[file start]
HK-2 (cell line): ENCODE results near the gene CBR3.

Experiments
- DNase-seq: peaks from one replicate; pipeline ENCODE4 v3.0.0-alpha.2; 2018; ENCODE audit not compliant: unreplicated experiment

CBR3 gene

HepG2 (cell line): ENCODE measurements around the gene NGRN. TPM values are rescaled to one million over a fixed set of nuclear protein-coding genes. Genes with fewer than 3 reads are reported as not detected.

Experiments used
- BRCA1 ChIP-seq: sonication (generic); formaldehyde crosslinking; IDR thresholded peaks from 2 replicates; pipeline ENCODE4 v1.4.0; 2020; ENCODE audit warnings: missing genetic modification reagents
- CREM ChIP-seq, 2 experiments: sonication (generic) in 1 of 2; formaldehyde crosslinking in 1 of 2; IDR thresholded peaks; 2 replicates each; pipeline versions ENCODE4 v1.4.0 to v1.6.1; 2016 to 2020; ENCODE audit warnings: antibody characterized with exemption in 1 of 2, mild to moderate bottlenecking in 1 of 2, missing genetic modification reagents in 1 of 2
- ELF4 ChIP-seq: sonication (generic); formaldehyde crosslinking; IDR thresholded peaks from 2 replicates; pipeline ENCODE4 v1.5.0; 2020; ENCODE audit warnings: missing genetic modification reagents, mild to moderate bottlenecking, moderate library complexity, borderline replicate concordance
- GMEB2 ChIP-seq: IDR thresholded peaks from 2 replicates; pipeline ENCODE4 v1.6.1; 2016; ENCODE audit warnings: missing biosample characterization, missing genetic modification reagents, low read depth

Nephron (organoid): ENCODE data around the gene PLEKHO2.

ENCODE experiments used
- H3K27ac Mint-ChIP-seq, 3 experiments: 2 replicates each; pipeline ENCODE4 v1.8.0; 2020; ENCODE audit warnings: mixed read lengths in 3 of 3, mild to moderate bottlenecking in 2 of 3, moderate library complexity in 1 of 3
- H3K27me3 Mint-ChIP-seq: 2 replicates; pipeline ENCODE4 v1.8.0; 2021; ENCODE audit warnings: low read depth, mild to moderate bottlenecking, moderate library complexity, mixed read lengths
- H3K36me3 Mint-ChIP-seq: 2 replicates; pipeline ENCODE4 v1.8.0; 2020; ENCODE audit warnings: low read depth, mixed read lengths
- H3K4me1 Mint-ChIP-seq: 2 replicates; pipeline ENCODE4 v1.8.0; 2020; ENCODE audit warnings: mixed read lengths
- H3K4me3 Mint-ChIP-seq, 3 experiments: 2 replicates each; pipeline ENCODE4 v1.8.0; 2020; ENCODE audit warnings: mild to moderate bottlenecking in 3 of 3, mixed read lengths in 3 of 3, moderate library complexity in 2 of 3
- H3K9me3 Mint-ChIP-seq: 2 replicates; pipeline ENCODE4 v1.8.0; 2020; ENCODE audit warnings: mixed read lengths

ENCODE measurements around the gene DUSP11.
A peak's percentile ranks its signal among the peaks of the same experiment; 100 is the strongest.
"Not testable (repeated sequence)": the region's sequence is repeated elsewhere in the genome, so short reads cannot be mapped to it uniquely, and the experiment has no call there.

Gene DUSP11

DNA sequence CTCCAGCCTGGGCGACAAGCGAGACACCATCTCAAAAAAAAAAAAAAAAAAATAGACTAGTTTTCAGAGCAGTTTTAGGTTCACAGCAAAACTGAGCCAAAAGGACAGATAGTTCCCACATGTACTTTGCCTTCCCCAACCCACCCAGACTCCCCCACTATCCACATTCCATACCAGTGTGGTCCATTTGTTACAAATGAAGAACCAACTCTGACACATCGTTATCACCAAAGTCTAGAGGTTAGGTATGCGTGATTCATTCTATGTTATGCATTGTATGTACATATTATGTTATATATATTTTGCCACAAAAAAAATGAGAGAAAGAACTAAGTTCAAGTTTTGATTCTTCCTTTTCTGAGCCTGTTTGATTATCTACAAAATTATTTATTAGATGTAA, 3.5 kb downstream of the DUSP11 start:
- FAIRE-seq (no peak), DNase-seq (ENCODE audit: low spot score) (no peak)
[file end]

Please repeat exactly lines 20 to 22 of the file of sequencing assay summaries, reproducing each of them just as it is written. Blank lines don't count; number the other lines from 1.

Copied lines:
A peak's percentile ranks its signal among the peaks of the same experiment; 100 is the strongest.
"Not testable (repeated sequence)": the region's sequence is repeated elsewhere in the genome, so short reads cannot be mapped to it uniquely, and the experiment has no call there.

Gene DUSP11